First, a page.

"What the hell is that?" he muttered, taking a quick pull from the bottle to help clear his head. A distant flash of lightning brightened the night just enough to see that, indeed, there was someone crouching on top of the statue. Jimmy was trying to figure out how the hell they'd gotten there, when he knew damn well they hadn't been five minutes ago. As he watched, a low rumble rolled through the clouds, the figure rising to their feet. It looked to be a woman, by the shape of the body. No clothing flapped in the rising winds, the silhouette smooth and trim.
Jimmy was enjoying his eyeful when the rolling thunder exploded into a crack of sound and light. The figure raised her arms, palms up, head falling back. In the blinding light, Jimmy cried out, watching as the white hot bolt of lightning came down in a smooth arch, fingers of electricity running over the woman's body, down her arms and legs, swirling around her head and mid - section. The light intensified, the smell of burning rubber in the air. Jimmy covered his eyes, the images before him burned into her retinas. As soon as it started, it was gone. When he looked again, the night was black, figure gone. More distant lightning illuminated a scorch mark on the head of the statue.
"Jesus, God," he whimpered, sucking down a gut full of whiskey to still his frazzled nerves.
"Damn, Dale," Blake Jones murmured, taking in the small blonde spread out on the hospital bed. She was bandaged on most of her body, tubes sticking out of her body. Machines beeped her vital signs softly. His co - worker and friend had been through hours of surgery already, her eyes puffy and back as they remained closed. She seemed to be as comfortable as possible and hanging in there, so Blake left the room.
As the chemist walked down the hall, hands shoved deep into the pockets of his rumpled suit, sighed heavily. He knew he should've told Dale how he felt. His defeated form disappeared around the corner, headed to the cafeteria to get some coffee. He'd been there half the day already, and needed a pick - me - up.
Dale continued in her medicine - induced sleep. The dim light above her bed flickered once, then twice, then a staccato beat of flashes. Her equipment tripped, sending an alarm to the nurse's station.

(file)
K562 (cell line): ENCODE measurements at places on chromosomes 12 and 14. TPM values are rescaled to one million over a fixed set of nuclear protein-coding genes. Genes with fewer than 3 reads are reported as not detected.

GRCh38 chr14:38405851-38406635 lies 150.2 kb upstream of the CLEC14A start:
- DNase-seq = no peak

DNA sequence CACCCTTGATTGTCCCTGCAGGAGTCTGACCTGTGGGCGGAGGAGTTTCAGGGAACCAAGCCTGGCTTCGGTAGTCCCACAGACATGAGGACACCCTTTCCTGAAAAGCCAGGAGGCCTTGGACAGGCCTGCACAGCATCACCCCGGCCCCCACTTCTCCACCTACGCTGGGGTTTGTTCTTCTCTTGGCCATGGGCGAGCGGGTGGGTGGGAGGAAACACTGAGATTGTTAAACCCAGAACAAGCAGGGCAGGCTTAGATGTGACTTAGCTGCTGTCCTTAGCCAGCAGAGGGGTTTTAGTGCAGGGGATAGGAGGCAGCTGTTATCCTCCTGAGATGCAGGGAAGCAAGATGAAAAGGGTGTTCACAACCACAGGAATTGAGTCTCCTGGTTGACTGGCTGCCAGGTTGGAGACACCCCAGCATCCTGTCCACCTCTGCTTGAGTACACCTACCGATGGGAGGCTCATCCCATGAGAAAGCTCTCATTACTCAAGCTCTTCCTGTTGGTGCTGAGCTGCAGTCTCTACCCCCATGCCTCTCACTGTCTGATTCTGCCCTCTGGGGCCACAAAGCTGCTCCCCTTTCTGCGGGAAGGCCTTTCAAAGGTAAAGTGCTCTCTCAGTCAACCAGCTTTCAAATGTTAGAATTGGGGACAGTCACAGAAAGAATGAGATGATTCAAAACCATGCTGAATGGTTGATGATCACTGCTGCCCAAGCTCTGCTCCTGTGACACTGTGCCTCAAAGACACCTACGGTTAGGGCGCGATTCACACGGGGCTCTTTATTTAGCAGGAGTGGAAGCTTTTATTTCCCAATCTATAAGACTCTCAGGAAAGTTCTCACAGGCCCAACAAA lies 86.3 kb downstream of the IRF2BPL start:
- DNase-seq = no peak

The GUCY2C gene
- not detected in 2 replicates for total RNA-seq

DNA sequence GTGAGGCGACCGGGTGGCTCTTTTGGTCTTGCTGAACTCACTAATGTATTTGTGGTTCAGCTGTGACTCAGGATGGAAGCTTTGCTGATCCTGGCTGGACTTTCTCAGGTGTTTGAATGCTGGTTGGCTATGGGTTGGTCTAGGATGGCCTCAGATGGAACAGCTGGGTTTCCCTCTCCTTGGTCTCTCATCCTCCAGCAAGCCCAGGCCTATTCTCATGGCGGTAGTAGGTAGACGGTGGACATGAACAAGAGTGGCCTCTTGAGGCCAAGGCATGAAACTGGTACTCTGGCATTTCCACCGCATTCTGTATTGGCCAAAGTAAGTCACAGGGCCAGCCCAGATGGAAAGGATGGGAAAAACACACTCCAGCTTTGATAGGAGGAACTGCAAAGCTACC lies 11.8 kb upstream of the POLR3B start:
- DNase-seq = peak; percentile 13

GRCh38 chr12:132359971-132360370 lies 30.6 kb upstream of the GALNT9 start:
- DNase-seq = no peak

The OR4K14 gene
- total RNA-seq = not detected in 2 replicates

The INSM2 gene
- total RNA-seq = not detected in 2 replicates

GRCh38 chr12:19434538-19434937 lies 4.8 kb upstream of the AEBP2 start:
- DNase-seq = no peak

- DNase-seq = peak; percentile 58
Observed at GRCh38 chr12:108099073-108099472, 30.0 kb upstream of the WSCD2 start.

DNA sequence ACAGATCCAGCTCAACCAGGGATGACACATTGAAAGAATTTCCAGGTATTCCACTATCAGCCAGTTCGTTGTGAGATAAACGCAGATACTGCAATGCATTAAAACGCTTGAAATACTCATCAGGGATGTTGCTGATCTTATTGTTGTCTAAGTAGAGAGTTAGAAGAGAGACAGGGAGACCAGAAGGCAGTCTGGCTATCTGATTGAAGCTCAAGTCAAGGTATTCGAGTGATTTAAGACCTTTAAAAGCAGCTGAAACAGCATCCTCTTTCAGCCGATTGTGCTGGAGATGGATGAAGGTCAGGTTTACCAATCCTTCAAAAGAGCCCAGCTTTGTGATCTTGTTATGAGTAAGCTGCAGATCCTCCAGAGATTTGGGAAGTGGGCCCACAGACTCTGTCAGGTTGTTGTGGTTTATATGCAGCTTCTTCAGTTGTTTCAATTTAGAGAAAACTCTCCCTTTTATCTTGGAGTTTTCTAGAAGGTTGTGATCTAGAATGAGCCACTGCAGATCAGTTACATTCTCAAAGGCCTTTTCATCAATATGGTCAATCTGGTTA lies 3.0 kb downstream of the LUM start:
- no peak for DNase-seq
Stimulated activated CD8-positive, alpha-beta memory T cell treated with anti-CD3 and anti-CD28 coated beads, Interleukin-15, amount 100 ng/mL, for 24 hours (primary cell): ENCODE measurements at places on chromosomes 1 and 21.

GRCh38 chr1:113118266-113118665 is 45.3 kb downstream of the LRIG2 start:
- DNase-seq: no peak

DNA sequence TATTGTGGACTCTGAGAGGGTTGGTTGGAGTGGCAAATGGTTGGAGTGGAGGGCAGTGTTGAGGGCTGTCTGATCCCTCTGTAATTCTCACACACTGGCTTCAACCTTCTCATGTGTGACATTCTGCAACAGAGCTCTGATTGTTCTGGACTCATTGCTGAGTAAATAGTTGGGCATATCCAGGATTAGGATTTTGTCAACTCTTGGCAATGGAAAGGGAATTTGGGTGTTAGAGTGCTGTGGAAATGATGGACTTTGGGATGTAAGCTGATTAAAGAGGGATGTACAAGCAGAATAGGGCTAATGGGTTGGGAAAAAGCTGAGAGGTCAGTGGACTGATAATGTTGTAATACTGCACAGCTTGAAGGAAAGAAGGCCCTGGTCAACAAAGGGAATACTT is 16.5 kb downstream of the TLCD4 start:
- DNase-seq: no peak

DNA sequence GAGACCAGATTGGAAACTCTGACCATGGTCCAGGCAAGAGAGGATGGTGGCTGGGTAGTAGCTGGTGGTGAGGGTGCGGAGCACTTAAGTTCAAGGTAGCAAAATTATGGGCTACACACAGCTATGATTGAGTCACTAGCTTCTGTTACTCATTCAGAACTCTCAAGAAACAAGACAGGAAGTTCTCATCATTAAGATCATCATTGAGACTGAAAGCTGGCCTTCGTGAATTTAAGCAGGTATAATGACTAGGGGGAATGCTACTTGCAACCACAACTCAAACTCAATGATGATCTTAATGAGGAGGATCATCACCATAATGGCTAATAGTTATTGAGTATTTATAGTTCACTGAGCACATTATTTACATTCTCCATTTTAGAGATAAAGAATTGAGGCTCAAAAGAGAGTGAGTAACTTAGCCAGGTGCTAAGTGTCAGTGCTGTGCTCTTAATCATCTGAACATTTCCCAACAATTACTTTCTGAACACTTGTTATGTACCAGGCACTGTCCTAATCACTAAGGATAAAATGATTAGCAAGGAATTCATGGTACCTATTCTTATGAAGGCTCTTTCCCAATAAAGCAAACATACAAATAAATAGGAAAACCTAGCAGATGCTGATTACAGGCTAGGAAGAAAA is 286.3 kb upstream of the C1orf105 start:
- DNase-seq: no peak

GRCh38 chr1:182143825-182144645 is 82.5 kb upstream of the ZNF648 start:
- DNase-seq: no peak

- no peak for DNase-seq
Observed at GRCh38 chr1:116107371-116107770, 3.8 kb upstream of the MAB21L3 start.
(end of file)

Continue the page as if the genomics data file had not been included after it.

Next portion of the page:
Gretchen Thomas cursed softly under her breath as she raced toward room 301 of the ICU, nearly sliding past as she grabbed onto the doorframe of the glassed - in cubical. The heart monitor screamed its warning, as did the blood pressure machine. The veteran nurse looked at the patient, noting as healthy a color as could be expected after such trauma, as well as could see a pulse in the blonde's throat. Turning to the machines, she shut off the alarms, resetting them. Taking Dale's wrist in her fingers, the nurse timed herself as she took the patient's pulse. It was steady and strong.
"Weird," she muttered, placing Dale's hand back at her side, making sure the morphine drip was still in place and running smoothly. Everything looked fine. After a long day, she was ready to go home. Running a hand through her hair, one last look at the petit body in the bed, made bulky from casts and bandaging, Gretchen headed back to her post.
Green eyes slowly blinked open, unfocused and disoriented. She could barely make out a face, looking down into her own. Concerned blue eyes looked into hazy green depths. The image was fuzzy around the edges, dream - like, even.
"You're going to be fine," the dream image said, voice soft and whispered. Dale felt herself falling further into black depths, where there was no pain, and there was no fear.
She sat alone on the roof of the building, watching far below as ambulances and police cars came and went, sometimes with their sirens blaring, other times silent and without preamble. She loved watching the people below, like ants running around, just lacking the leaf. She wondered who they were, why there were there, and for whom were they scurrying for.
The crash had been bad, terrible, in fact. Like dominos, one careless driver had caused the chaos that took three lives, and injured dozens more. There were almost four fatalities, but she just couldn't let the young one die. Looking into her face, peaceful and smooth even in death, it just couldn't be. She had a feeling the blonde one was special for some reason, though she had no idea why. One touch and the blonde's heart had restarted, giving the paramedics a chance to save her. And they had.